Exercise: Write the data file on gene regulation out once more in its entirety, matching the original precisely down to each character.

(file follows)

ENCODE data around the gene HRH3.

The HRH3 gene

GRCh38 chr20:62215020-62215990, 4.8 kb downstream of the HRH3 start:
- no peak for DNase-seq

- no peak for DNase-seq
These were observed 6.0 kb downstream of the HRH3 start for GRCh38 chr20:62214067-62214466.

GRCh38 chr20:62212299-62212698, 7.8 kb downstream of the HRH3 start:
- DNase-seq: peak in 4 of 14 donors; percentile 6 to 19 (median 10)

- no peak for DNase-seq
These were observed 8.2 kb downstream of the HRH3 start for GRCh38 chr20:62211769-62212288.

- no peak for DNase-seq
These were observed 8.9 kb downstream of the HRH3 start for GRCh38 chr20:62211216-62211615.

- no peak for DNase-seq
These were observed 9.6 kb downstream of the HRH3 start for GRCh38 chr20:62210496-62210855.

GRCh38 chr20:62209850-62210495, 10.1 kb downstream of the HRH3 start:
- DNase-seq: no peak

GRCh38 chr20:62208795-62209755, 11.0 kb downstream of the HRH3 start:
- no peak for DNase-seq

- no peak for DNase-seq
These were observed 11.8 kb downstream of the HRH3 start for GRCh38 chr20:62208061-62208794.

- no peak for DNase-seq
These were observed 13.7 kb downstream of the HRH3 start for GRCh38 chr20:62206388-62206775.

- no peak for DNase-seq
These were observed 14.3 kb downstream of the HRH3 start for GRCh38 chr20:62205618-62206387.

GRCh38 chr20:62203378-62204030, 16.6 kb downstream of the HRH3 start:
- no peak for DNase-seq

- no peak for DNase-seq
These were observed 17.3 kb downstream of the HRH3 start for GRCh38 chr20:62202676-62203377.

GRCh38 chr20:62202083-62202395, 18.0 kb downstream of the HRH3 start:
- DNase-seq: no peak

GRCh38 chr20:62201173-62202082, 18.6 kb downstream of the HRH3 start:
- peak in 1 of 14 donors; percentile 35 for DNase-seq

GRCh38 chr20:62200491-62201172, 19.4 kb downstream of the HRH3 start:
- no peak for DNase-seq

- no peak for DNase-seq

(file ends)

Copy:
ENCODE data around the gene HRH3.

The HRH3 gene

GRCh38 chr20:62215020-62215990, 4.8 kb downstream of the HRH3 start:
- no peak for DNase-seq

- no peak for DNase-seq
These were observed 6.0 kb downstream of the HRH3 start for GRCh38 chr20:62214067-62214466.

GRCh38 chr20:62212299-62212698, 7.8 kb downstream of the HRH3 start:
- DNase-seq: peak in 4 of 14 donors; percentile 6 to 19 (median 10)

- no peak for DNase-seq
These were observed 8.2 kb downstream of the HRH3 start for GRCh38 chr20:62211769-62212288.

- no peak for DNase-seq
These were observed 8.9 kb downstream of the HRH3 start for GRCh38 chr20:62211216-62211615.

- no peak for DNase-seq
These were observed 9.6 kb downstream of the HRH3 start for GRCh38 chr20:62210496-62210855.

GRCh38 chr20:62209850-62210495, 10.1 kb downstream of the HRH3 start:
- DNase-seq: no peak

GRCh38 chr20:62208795-62209755, 11.0 kb downstream of the HRH3 start:
- no peak for DNase-seq

- no peak for DNase-seq
These were observed 11.8 kb downstream of the HRH3 start for GRCh38 chr20:62208061-62208794.

- no peak for DNase-seq
These were observed 13.7 kb downstream of the HRH3 start for GRCh38 chr20:62206388-62206775.

- no peak for DNase-seq
These were observed 14.3 kb downstream of the HRH3 start for GRCh38 chr20:62205618-62206387.

GRCh38 chr20:62203378-62204030, 16.6 kb downstream of the HRH3 start:
- no peak for DNase-seq

- no peak for DNase-seq
These were observed 17.3 kb downstream of the HRH3 start for GRCh38 chr20:62202676-62203377.

GRCh38 chr20:62202083-62202395, 18.0 kb downstream of the HRH3 start:
- DNase-seq: no peak

GRCh38 chr20:62201173-62202082, 18.6 kb downstream of the HRH3 start:
- peak in 1 of 14 donors; percentile 35 for DNase-seq

GRCh38 chr20:62200491-62201172, 19.4 kb downstream of the HRH3 start:
- no peak for DNase-seq

- no peak for DNase-seq